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United States v. Williams

United States Court of Appeals for the Tenth Circuit

August 20, 2019, Filed

No. 18-1080


 [*1124]  PHILLIPS, Circuit Judge.

Does it matter if a veteran lies about having served overseas? Yes, if the veteran lies to the Department of Veteran Affairs (VA) to get undeserved benefits under 38 C.F.R. § 3.304(f)(2) for combat-related posttraumatic stress disorder (PTSD). We reject Williams's argument that his lie was not material under 18 U.S.C. §1001(a)(2), as well as his two challenges to evidentiary rulings. Exercising jurisdiction under 28 U.S.C. § 1291, we affirm.


Cameo Williams, Sr. is a veteran of the United States Army, who spent his entire  [*1125]  service stateside—never overseas or in combat. But for years, based on his false statements about combat service, he obtained VA benefits for combat-related PTSD.

Eventually, during a review of his eligibility for benefits, the VA began to question Williams's accounts of his combat service. The VA's doubts arose after reviewing [**2]  Williams's medical records, which revealed that he had made inconsistent statements regarding the nature of his alleged deployment. He had told one VA medical provider about serving in Guantanamo Bay, Cuba from August 2004 to April 2005 and in Afghanistan from May 2005 to June 2006.1 But he had told two other VA providers about serving in Iraq in 2007 and 2008 for two three-month stints, never mentioning having served in Cuba or Afghanistan. Recognizing that Williams's claimed foreign service was also unsupported by his military records, the VA proposed to decrease his benefits by severing the service connection to his PTSD diagnosis. For some reason, Williams challenged that proposal, maintaining that he was entitled to his previously awarded benefits for combat-related PTSD.

The VA set Williams's challenge for an informal hearing before Alana Bucheit, a VA Decision Review Officer. The Review Officer's preliminary review of Mr. Williams's military records revealed nothing to support his claim of overseas or combat service. Even so, in August 2014 the Review Officer held the informal hearing.

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934 F.3d 1122 *; 2019 U.S. App. LEXIS 24722 **; 110 Fed. R. Evid. Serv. (Callaghan) 260; 2019 WL 3917519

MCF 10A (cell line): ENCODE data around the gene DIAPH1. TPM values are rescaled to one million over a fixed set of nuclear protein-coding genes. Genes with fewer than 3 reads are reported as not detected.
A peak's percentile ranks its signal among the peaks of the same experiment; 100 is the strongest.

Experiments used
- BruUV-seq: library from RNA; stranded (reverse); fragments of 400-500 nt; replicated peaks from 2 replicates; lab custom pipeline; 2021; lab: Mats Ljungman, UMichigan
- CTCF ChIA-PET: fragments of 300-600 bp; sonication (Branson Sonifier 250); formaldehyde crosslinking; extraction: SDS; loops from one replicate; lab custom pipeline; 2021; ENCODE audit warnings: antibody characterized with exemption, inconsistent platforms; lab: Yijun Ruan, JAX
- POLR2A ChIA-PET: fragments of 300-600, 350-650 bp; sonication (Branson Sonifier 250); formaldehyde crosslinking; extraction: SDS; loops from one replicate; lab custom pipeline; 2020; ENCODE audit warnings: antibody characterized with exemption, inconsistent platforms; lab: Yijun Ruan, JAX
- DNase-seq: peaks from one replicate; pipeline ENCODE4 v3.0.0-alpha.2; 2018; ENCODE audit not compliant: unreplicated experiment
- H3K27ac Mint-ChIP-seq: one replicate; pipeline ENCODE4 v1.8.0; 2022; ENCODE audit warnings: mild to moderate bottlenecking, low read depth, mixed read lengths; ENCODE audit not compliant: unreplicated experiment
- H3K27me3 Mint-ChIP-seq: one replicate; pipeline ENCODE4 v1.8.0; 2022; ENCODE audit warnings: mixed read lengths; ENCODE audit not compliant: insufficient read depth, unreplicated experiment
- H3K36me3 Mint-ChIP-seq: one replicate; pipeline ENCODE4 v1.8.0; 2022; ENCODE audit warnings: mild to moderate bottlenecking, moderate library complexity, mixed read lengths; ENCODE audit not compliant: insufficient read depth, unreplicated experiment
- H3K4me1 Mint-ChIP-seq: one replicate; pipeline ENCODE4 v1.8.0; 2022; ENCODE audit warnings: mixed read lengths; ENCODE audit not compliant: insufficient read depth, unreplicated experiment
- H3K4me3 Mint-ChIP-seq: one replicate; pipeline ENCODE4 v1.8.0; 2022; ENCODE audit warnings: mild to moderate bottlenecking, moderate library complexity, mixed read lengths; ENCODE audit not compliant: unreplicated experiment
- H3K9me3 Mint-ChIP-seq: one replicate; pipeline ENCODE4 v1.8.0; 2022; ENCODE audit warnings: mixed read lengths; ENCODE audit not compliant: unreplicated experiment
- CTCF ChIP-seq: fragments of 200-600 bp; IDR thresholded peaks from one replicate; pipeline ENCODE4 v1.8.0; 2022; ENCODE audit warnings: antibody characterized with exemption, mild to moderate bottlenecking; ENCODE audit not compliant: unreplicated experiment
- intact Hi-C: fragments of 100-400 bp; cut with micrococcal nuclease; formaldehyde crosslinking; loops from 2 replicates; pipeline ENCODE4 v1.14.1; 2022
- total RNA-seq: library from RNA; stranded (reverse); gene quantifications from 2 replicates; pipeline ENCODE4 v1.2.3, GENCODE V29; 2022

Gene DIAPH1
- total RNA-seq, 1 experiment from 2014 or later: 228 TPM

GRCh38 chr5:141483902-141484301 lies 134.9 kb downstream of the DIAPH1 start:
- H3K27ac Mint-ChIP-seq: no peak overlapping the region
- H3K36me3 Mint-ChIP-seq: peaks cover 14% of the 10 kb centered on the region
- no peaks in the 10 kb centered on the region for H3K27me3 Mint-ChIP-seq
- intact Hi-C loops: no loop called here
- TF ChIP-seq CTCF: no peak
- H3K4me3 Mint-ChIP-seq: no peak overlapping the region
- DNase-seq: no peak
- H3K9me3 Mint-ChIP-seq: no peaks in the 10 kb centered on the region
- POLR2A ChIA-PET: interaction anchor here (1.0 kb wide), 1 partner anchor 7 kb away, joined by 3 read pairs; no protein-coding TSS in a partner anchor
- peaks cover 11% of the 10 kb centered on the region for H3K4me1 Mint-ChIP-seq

UNITED STATES OF AMERICA, Plaintiff - Appellee, v. CAMEO WILLIAMS, SR., Defendant - Appellant.

Prior History:  [**1] Appeal from the United States District Court for the District of Colorado. (D.C. No. 1:16-CR-00111-JLK-1).

United States v. Williams, 2018 U.S. Dist. LEXIS 28629 (D. Colo., Feb. 22, 2018)


district court, false statement, veteran, benefits, informal hearing, stressor, combat, military record, prior statement, plain error, combat-related, deployed, argues, combat service, intrinsic, evidentiary ruling, challenges, deployment, in-service, regulation, witnesses, records, serving

Criminal Law & Procedure, Appeals, Standards of Review, Plain Error, De Novo Review, Sufficiency of Evidence, Plain Error, Burdens of Proof, Definition of Plain Error, Fraud Against the Government, False Statements, Elements, Criminal Offenses, Fraud, Military & Veterans Law, General Benefits, Compensation for Service Connected Death & Disability, Eligibility, Deferential Review, Credibility & Demeanor Determinations, Abuse of Discretion, Evidence, Conclusions of Law, Constitutional Law, Fundamental Rights, Criminal Process, Compulsory Process, Defenses, Right to Present, Procedural Due Process, Scope of Protection, Evidence, Relevance, Relevant Evidence, Admissibility, Conduct Evidence, Prior Acts, Crimes & Wrongs, Preliminary Proceedings, Pretrial Motions & Procedures, Motions in Limine, Procedural Matters, Objections & Offers of Proof, Objections, Reviewability, Preservation for Review, Requirements, Abandonment, Exclusion of Relevant Evidence, Confusion, Prejudice & Waste of Time